Recently, I was struck by how marketing savvy a panhandler was on the NYC subway. Like all panhandlers who enter a quiet subway car, he assured straphangers that he did not want money for drugs but for food. What really made me take notice was what he said next:
“I am envisioning a Shake Shack hamburger,
fries and soda.”
Smart move! The panhandler revealed how he was going to use the money — just to buy a simple, inexpensive meal. So now his captive audience could put a specific monetary value to his ask: about $10. And as he walked around the car to see if anyone’s heart would open, guess what happened — a young woman handed him 10 bucks.
Wow, his marketing tactic worked! If this panhandler had not relayed a picture of what he wanted, he still might have gotten some loose change, but probably nothing like $10.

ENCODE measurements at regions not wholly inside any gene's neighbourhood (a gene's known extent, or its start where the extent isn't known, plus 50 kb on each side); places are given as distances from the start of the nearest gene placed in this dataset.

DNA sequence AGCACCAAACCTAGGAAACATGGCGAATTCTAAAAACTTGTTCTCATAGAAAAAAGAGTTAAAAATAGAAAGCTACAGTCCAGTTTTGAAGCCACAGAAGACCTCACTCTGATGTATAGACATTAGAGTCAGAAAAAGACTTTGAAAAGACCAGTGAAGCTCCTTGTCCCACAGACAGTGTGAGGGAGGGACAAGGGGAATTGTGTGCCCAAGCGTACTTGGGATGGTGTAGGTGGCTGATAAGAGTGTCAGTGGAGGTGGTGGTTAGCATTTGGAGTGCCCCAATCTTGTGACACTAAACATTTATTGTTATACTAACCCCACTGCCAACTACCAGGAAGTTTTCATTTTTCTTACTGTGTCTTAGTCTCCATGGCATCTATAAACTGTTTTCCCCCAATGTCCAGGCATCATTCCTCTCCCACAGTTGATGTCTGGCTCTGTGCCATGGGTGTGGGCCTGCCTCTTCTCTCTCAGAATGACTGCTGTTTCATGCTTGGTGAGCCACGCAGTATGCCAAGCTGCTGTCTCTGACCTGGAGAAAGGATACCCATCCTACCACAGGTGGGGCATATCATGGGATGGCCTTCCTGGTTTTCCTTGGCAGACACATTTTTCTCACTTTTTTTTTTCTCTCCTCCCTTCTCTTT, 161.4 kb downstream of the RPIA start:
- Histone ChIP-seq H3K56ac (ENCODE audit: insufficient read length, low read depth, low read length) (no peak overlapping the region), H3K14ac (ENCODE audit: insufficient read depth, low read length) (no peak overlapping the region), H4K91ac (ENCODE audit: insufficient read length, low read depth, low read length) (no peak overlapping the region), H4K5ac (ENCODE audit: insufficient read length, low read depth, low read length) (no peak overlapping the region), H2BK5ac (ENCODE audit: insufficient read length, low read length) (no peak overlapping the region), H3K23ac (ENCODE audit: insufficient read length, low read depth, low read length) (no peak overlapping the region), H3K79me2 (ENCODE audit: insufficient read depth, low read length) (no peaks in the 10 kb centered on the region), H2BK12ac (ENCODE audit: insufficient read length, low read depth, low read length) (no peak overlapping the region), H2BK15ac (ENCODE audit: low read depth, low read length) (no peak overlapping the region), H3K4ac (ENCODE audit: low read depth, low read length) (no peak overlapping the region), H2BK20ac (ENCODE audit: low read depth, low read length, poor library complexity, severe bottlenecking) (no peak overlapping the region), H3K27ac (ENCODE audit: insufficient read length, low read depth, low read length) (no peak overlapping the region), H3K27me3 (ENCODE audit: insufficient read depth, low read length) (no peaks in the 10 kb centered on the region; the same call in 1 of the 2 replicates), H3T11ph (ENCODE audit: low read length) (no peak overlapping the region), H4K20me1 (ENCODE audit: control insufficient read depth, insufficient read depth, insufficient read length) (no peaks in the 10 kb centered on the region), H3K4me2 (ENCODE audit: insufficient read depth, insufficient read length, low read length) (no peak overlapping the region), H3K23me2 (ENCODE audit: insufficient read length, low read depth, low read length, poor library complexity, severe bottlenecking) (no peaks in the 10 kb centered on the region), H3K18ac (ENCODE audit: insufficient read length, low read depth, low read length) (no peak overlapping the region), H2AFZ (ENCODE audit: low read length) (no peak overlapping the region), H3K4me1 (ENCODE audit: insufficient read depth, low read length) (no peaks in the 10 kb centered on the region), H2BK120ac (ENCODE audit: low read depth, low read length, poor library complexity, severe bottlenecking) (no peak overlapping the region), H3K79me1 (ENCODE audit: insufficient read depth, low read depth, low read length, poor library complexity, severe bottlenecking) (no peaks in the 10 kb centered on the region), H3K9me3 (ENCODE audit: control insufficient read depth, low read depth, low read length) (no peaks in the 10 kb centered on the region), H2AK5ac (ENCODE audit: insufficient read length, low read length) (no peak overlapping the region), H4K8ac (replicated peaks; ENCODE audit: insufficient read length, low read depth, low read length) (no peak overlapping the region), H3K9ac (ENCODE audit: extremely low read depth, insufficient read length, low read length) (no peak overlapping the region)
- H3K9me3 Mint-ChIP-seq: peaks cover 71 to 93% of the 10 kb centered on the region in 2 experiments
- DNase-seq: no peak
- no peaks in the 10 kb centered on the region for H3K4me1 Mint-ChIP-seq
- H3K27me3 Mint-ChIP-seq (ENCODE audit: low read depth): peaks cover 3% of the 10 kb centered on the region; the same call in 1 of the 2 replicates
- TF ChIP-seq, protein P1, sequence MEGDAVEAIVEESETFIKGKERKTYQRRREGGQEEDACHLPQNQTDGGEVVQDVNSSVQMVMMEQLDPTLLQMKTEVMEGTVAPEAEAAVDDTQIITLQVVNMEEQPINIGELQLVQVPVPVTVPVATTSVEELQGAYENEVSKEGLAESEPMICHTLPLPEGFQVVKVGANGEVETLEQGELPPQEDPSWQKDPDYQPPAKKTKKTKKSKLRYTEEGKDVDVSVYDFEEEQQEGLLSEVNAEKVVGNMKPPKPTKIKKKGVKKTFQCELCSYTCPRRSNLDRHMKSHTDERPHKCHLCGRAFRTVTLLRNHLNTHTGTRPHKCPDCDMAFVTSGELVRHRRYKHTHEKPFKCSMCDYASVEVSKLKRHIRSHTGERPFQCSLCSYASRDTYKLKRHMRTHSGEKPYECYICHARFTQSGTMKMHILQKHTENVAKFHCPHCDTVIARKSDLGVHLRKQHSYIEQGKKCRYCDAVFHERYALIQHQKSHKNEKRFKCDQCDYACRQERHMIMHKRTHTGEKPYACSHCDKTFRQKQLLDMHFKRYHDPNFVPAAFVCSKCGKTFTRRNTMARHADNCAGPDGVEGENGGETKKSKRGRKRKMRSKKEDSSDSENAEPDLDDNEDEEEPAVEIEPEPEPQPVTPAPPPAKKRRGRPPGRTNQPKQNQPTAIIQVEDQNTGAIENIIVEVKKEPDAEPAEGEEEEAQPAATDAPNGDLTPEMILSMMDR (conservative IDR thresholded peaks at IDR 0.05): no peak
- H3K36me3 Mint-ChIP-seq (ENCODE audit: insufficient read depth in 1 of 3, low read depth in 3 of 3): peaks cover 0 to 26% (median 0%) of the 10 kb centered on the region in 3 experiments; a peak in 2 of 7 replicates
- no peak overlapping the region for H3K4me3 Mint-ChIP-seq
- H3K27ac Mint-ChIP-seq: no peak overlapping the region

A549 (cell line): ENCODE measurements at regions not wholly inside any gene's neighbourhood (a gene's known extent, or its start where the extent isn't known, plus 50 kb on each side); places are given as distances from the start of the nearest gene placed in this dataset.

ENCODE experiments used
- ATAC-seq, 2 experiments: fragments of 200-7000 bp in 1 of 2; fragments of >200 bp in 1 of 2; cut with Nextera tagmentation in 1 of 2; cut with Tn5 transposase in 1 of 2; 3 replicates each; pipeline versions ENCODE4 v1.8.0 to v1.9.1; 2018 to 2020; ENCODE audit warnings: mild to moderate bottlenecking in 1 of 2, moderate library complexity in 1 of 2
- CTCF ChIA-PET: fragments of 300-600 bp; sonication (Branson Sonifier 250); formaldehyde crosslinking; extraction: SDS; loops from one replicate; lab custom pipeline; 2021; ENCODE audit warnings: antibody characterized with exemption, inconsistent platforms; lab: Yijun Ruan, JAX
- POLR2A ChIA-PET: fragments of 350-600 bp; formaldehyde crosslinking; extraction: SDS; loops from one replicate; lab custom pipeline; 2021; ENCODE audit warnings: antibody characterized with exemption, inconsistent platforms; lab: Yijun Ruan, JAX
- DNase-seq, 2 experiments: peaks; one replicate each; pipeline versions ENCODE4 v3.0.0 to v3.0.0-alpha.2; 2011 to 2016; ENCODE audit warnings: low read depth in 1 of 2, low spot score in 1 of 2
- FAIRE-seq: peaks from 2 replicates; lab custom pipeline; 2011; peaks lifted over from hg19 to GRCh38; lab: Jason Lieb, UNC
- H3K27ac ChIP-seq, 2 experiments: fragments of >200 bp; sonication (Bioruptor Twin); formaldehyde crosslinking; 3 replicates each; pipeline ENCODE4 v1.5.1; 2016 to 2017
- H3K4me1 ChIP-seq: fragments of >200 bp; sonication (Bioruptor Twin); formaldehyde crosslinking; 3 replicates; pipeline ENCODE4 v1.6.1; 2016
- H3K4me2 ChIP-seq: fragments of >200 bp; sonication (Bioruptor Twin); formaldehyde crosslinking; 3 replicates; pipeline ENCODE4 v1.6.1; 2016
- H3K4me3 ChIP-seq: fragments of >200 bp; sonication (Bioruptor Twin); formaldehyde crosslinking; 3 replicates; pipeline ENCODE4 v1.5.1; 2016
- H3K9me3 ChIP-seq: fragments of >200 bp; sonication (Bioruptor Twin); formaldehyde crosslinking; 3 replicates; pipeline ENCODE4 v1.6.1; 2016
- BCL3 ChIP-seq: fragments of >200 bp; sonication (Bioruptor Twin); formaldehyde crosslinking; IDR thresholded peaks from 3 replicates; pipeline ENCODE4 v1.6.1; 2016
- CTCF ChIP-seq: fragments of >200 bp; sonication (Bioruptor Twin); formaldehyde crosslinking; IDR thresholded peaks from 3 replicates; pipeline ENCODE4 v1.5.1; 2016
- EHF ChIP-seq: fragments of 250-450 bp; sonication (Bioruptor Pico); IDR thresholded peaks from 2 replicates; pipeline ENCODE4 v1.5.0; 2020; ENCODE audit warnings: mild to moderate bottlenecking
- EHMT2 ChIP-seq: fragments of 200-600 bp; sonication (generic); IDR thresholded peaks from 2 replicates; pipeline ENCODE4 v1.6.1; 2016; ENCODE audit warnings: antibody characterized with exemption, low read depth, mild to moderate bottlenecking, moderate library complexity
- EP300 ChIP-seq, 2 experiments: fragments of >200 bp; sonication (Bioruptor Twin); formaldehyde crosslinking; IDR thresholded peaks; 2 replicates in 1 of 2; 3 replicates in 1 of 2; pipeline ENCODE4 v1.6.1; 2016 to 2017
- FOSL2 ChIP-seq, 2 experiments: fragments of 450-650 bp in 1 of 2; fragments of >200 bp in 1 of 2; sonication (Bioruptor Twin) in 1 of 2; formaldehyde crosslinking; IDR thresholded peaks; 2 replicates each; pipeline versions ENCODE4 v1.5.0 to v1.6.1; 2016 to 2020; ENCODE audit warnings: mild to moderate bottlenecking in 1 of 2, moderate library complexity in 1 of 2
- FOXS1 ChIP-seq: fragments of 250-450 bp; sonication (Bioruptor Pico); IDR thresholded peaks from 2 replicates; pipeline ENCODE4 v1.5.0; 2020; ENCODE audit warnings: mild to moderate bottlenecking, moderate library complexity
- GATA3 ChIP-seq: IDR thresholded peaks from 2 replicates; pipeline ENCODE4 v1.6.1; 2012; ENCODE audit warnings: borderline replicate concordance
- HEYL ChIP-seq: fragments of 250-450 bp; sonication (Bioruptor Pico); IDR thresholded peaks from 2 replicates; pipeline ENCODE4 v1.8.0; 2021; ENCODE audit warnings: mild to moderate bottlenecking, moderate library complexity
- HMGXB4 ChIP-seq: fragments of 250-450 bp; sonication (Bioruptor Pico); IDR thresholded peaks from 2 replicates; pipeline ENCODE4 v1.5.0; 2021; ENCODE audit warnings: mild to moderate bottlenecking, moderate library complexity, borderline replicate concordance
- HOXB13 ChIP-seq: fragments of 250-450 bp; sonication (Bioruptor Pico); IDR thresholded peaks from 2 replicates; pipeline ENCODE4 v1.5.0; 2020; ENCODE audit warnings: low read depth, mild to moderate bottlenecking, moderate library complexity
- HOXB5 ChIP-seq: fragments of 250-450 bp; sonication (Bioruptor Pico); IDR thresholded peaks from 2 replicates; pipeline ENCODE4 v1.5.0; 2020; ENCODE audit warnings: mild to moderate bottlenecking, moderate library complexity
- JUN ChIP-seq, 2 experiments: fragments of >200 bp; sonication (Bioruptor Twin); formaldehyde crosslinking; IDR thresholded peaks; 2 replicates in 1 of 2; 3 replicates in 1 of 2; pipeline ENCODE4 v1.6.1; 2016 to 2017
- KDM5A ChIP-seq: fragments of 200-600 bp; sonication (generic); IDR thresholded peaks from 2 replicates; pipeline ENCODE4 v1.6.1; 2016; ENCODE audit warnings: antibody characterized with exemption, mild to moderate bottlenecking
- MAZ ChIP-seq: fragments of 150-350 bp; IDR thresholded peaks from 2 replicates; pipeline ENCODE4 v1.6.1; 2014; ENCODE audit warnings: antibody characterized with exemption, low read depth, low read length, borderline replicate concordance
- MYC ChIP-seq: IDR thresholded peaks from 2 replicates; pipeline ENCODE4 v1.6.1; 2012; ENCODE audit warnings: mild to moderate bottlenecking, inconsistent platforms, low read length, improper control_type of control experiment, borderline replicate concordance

My takeaway: I couldn’t help but see how this transaction relates to tactics used by nonprofits to increase donations. I call it Transparency Impact. When you list in your direct mail (or email) exactly how the money would be used with a dollar amount next to it, it helps you gain a level of trust. This transparency lets the potential donor know where their hard-earned money can directly help, thereby translating into higher giving amounts.
For example: Say you are trying to raise money for a school in a third-world country. You may list:
$10 will help purchase books
$30 will buy a knapsack
$100 will pay for one child’s tuition
Don’t you feel more inclined to give when you see the direct impact of your donation?
I sure hope the $10 the panhandler received bought him a nice meal at Shake Shack. It’s fun to see how direct mail tactics can be used, even by people you least expect to use them!.